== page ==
It's been years since the Russian bear figured as the West's greatest adversary. But promotion of democracy and stability in the former Soviet Union remains a preeminent foreign policy goal of the US and its allies - so political unrest in Moscow does set alarm bells clanging from Washington to Bonn.
This doesn't mean that US officials think that President Boris Yeltsin's firing last week of his security chief, Alexander Lebed, foreshadows renewed conflict with Russia any time soon. In public, the Clinton administration has been circumspect about last week's events.
The tone was set by State Department spokesman Nicholas Burns. It would be "inappropriate," he said, for the United States to comment on a purely internal Russian matter.
Rather, American officials have anxieties about both the immediate future and the longer range implications of Russia's present chaos. They worry that Mr. Lebed's firing, combined with Mr. Yeltsin's own poor health, might set off an old-style, undemocratic Kremlin power struggle. They're also concerned that Russian infighting will threaten the fragile cease-fire in Chechnya - and perhaps the stability of other nations formed from the parts of the former Soviet Union.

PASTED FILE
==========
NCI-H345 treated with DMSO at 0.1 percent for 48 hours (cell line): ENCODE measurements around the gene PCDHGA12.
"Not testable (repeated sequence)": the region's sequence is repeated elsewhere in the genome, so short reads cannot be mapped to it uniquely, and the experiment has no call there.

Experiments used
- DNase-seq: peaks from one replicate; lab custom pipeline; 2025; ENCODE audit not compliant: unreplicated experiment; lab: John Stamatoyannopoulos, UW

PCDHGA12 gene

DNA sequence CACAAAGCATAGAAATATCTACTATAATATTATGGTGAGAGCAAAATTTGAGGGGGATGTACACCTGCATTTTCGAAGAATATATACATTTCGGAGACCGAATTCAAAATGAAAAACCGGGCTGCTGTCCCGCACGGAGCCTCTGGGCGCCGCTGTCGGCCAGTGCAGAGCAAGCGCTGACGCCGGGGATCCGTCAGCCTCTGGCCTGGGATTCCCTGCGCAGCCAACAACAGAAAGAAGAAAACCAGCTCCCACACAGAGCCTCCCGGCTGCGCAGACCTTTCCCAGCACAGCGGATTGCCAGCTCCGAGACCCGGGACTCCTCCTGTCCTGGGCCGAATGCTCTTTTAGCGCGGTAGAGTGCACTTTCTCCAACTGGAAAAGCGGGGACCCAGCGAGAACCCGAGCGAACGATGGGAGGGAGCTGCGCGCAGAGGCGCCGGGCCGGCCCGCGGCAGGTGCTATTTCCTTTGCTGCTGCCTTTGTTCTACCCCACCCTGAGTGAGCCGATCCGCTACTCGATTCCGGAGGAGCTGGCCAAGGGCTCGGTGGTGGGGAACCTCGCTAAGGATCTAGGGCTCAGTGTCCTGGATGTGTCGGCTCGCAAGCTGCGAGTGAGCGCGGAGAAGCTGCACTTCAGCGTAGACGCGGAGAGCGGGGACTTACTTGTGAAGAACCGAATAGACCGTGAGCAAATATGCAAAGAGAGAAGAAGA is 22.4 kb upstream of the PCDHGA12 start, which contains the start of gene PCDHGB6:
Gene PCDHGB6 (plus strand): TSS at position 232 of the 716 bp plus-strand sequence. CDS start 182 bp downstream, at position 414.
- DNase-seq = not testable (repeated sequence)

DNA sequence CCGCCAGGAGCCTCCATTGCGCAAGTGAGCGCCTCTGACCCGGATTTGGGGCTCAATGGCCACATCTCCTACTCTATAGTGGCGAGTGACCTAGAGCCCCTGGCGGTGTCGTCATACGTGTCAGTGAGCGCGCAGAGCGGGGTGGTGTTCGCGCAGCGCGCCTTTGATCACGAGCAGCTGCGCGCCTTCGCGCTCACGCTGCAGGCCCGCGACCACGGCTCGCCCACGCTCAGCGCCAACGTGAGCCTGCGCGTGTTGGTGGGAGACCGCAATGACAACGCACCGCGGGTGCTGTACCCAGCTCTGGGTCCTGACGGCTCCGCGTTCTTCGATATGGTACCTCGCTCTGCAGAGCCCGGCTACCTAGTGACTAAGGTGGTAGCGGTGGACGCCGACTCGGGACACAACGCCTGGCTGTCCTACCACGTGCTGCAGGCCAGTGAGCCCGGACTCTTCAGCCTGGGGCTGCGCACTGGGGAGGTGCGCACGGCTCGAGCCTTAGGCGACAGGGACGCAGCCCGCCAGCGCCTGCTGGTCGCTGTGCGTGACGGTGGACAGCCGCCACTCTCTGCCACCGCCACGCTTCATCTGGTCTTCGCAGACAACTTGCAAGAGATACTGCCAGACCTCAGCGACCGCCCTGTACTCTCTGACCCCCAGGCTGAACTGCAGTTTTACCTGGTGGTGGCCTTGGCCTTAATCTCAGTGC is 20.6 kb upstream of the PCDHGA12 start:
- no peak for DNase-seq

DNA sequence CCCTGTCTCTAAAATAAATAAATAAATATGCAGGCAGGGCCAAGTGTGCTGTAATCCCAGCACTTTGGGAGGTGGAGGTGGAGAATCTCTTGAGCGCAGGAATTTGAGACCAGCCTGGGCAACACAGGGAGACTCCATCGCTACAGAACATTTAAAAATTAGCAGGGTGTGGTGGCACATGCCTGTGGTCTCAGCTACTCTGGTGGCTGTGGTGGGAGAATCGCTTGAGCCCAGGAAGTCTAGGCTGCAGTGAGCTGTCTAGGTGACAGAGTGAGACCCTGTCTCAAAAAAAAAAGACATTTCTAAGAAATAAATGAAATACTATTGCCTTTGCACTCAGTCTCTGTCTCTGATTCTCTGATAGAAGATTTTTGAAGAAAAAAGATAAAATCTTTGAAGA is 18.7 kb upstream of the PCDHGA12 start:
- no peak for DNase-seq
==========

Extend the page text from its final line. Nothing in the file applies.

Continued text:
Moscow still controls thousands of nuclear weapons, after all. Most of them may no longer be literally pointed at the US - as President Clinton boasted in a recent debate with GOP nominee Bob Dole. But a hostile dictatorship could retarget them in minutes.
The Clinton, and previous administrations, have been criticized for vesting America's hopes and interests in one Russian figure - Mikhail Gorbachev during the final years of the Soviet Union, Boris Yeltsin since. Rather, say the critics, the American emphasis should be on Russian constitutional restraint, economic reform, and democratization.